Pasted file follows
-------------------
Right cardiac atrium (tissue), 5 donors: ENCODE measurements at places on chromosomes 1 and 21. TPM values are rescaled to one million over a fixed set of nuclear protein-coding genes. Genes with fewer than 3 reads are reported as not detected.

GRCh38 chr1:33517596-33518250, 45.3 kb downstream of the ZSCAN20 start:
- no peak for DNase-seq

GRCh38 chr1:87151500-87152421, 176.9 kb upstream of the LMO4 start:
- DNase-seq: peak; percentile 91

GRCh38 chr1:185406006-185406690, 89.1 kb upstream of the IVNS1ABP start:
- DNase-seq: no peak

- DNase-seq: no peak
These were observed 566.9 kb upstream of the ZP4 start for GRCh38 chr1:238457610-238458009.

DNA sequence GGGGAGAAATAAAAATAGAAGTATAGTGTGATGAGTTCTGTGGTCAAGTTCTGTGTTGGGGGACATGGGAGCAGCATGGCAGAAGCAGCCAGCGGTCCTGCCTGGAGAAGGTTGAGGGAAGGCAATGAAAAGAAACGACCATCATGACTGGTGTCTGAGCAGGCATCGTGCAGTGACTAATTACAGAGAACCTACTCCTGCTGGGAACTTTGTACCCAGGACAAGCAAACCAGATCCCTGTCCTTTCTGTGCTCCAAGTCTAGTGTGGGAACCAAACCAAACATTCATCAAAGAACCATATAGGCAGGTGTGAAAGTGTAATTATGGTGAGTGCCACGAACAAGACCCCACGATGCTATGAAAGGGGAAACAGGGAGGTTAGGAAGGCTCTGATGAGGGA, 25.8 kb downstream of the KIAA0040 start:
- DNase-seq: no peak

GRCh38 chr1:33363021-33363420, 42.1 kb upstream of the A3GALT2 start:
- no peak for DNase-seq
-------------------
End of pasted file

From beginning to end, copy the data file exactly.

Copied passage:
Right cardiac atrium (tissue), 5 donors: ENCODE measurements at places on chromosomes 1 and 21. TPM values are rescaled to one million over a fixed set of nuclear protein-coding genes. Genes with fewer than 3 reads are reported as not detected.

GRCh38 chr1:33517596-33518250, 45.3 kb downstream of the ZSCAN20 start:
- no peak for DNase-seq

GRCh38 chr1:87151500-87152421, 176.9 kb upstream of the LMO4 start:
- DNase-seq: peak; percentile 91

GRCh38 chr1:185406006-185406690, 89.1 kb upstream of the IVNS1ABP start:
- DNase-seq: no peak

- DNase-seq: no peak
These were observed 566.9 kb upstream of the ZP4 start for GRCh38 chr1:238457610-238458009.

DNA sequence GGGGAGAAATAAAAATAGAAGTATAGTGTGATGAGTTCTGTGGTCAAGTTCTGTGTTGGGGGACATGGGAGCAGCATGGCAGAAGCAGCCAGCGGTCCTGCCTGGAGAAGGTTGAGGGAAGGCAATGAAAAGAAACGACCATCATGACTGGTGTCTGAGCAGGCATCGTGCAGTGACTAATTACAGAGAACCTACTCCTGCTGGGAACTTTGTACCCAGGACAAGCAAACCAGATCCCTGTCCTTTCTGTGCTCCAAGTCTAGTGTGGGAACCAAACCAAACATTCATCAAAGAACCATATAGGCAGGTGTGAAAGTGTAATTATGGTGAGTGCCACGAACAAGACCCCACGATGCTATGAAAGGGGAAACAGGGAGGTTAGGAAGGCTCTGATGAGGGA, 25.8 kb downstream of the KIAA0040 start:
- DNase-seq: no peak

GRCh38 chr1:33363021-33363420, 42.1 kb upstream of the A3GALT2 start:
- no peak for DNase-seq